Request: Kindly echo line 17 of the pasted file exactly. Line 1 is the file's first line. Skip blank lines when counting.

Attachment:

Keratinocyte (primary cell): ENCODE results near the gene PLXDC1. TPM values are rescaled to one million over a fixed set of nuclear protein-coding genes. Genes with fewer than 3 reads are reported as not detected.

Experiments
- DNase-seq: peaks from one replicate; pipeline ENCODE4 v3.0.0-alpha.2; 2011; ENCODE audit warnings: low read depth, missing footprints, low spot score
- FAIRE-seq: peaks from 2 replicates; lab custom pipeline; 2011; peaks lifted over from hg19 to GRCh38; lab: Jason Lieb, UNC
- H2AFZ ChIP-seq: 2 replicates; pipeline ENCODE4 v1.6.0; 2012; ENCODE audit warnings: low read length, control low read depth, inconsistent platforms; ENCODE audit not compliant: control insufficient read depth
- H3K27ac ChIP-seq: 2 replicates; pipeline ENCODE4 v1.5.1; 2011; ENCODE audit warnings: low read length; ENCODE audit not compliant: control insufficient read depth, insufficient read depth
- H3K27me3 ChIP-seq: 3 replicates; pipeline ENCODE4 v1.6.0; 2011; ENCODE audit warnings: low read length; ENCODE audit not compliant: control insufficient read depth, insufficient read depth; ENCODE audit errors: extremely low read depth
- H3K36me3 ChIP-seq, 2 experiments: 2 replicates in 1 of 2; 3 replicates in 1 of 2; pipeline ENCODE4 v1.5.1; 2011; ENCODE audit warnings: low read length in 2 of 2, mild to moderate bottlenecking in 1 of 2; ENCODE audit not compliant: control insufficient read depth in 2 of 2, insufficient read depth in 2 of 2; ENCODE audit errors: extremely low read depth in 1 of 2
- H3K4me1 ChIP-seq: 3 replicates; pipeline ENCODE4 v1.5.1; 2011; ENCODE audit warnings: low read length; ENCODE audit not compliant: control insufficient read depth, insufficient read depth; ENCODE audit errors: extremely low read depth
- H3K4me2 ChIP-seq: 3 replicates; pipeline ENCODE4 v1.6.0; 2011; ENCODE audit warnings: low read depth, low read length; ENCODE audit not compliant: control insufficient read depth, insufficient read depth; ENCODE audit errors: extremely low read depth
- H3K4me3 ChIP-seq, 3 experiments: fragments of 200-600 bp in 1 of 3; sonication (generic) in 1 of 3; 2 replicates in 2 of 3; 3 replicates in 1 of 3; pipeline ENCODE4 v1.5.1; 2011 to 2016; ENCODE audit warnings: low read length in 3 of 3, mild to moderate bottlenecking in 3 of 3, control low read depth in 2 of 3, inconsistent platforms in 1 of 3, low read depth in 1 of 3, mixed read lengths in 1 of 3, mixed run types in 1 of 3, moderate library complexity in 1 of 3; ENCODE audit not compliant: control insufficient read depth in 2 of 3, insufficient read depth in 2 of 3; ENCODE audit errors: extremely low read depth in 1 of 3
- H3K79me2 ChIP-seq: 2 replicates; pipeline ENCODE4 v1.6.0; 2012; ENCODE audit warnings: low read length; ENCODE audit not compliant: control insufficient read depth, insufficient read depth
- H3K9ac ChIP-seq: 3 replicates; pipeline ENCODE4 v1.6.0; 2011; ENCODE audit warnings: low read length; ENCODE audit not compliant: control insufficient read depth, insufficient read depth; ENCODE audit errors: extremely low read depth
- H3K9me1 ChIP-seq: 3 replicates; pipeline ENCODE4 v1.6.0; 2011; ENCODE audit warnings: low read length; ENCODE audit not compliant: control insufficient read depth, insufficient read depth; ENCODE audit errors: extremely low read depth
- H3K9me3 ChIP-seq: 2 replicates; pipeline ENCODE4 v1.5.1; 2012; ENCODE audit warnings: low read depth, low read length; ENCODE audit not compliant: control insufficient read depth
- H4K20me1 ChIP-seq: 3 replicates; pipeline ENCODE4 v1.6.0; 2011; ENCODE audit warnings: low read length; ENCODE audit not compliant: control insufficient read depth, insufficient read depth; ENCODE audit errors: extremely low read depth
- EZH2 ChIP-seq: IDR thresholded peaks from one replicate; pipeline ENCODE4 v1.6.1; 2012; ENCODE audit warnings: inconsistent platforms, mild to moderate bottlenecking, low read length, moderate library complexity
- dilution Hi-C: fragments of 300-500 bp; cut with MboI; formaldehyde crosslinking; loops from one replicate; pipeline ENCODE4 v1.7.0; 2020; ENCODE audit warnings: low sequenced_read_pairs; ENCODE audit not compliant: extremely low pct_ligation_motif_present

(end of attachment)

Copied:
- EZH2 ChIP-seq: IDR thresholded peaks from one replicate; pipeline ENCODE4 v1.6.1; 2012; ENCODE audit warnings: inconsistent platforms, mild to moderate bottlenecking, low read length, moderate library complexity